When you spend your first few listens to a new album trying to decide whether you’re disappointed or not, that’s not exactly a good sign. On Master Of My Make-Believe, Santigold has one big thing working to her disadvantage: When it takes someone a long time to record a sophomore album, people expect big things from the follow-up. The self-titled album that Santi released back when she was still called Santogold is now four years old, and in internet-hype time, that means Master Of My Make-Believe might as well be Chinese Democracy. Really, the long delay was more because of record-label bullshit than because of any indulgence on Santi’s part. But Master Of My Make-Believe doesn’t exactly seem like the sort of album that should take four years to record. It’s full of sharp but low-concept pop music, and it’s very much within the first album’s aesthetic universe. She didn’t disappear into her own brain and come back with a masterpiece. She made a sequel to her first album. And since the first album was very, very good, that turns out to be a plus.
Santogold was a slow-burner, which is rare for a breezy dance-pop album like that. I liked it OK on first listen, but it took a while to realize that I’d kept “Lights Out” and “L.E.S. Artistes” in constant rotation for months. Songs with hooks like that don’t necessarily reveal themselves at first. They sink their way deep into your brain, so deep you don’t even know they’re there at first. And it’s still early, but the same thing might be happening with Master Of My Make-Believe. With a few exceptions, the songs don’t necessarily kick with the headrush immediacy I might’ve hoped for. But I’ve had this thing on rotation all day, and I feel like it’s just starting to reveal itself.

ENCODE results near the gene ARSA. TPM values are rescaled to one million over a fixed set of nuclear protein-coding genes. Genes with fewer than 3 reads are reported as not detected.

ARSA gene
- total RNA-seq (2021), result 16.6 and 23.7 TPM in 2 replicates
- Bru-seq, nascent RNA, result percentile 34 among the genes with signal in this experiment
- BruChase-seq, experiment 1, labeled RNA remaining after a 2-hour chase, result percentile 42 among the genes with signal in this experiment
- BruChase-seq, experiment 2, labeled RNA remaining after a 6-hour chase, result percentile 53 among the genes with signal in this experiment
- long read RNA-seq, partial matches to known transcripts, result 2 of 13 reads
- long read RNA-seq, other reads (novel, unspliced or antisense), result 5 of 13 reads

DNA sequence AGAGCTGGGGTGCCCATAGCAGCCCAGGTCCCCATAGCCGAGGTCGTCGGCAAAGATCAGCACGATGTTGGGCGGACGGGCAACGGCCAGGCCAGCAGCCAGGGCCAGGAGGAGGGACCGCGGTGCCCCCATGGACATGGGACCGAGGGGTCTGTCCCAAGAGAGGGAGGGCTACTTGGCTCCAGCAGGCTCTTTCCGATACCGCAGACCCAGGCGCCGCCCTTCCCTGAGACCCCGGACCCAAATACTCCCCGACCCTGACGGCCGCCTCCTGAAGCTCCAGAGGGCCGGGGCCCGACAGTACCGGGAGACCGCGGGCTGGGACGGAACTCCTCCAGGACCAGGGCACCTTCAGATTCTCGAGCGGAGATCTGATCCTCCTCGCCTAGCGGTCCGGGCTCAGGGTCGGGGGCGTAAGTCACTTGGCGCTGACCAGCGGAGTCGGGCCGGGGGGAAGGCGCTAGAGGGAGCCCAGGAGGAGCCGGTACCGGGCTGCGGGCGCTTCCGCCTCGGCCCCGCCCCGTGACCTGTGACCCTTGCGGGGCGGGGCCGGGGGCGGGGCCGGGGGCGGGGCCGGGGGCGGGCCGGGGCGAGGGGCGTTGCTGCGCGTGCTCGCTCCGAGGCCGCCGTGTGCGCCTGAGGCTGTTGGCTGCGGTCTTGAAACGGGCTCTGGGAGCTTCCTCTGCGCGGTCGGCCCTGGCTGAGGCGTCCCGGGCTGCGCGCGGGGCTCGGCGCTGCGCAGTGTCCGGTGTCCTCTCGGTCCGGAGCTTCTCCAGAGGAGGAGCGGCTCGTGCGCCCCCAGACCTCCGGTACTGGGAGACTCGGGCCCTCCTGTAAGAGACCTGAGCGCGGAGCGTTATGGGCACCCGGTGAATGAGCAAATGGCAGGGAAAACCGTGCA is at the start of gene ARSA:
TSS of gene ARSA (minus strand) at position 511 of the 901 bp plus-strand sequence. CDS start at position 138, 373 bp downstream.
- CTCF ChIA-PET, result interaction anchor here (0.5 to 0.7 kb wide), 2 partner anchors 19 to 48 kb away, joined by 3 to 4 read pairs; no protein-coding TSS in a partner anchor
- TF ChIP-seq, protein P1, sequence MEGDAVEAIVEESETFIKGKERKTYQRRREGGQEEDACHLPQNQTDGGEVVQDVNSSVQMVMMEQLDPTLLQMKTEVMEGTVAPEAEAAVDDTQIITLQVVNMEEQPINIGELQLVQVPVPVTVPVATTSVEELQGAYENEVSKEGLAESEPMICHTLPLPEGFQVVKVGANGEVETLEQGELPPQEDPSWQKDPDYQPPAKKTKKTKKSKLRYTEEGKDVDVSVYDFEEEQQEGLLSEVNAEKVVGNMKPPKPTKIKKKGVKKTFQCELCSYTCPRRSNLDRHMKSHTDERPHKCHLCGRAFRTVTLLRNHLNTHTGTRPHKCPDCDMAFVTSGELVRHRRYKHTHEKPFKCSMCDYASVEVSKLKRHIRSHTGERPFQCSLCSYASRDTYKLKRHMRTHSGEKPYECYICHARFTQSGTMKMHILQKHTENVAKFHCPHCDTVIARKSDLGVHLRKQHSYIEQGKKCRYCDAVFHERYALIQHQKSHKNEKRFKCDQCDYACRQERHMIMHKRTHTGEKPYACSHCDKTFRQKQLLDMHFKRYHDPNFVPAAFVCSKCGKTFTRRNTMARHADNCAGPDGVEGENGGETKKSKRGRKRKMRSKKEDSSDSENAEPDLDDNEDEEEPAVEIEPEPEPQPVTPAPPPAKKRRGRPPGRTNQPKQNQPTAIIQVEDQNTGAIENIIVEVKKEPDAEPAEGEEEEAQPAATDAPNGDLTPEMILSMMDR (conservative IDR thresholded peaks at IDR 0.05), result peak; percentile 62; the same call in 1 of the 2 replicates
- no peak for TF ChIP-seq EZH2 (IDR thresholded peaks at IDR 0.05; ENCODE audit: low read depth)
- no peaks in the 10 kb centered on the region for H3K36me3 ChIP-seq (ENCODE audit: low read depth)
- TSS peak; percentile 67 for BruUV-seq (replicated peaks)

The songs we’ve already heard, in some cases, are the weakest ones. The Knight Rider synth-tics and martial-stomp drums of “Go” sound nice, but the track doesn’t have the melody that those production tricks demand. “Disparate Youth” is a new-wave reggae move that really should be in Santi’s wheelhouse, but it still strikes me as weirdly cold and bloodless. Only “Big Mouth,” a sort of “Creator” redux, has the jittery force of her best updtempo tracks. But some of the new ones are just awesome. “Freak Like Me” is instantly-likable robo-dancehall with a great rhythmic push-pull and a nagging na-na-na chorus that I just love. And the mid-album one-two of “This Isn’t Our Parade” and “Riot’s Gone” are the ones where we learn that Santi’s gift for wistful, searching indie-pop is still very much alive. Nothing on the album really qualifies as a departure, but Santi’s lane is a wide one, and the album roams all over it. And even though I don’t like it as much as its predecessor right away, it’s already growing on me, and it has potential to grow further. So keep an eye on this one. We might not know how good it is for some time yet.